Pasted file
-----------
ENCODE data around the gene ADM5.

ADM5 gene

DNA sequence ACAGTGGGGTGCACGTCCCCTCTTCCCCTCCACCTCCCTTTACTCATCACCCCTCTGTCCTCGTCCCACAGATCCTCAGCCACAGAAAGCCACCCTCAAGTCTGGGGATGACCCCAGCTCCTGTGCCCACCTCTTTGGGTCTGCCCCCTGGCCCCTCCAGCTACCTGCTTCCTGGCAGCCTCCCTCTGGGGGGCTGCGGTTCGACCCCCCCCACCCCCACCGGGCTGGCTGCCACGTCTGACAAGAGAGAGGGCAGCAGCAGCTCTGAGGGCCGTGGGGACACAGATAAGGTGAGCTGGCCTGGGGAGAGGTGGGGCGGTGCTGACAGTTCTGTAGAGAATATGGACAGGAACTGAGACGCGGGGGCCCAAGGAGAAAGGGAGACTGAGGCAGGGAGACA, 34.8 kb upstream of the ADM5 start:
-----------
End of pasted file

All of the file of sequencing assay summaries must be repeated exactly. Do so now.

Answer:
ENCODE data around the gene ADM5.

ADM5 gene

DNA sequence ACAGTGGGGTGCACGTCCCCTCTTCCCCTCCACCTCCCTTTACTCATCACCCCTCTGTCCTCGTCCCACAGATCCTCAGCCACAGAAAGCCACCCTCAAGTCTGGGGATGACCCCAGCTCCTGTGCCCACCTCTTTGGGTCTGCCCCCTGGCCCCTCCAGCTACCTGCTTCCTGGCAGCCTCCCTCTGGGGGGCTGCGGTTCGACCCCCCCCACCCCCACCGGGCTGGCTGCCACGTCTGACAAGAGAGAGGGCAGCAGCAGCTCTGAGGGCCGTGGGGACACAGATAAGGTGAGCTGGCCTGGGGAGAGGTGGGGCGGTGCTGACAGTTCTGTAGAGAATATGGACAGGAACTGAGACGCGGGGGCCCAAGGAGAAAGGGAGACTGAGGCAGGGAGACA, 34.8 kb upstream of the ADM5 start: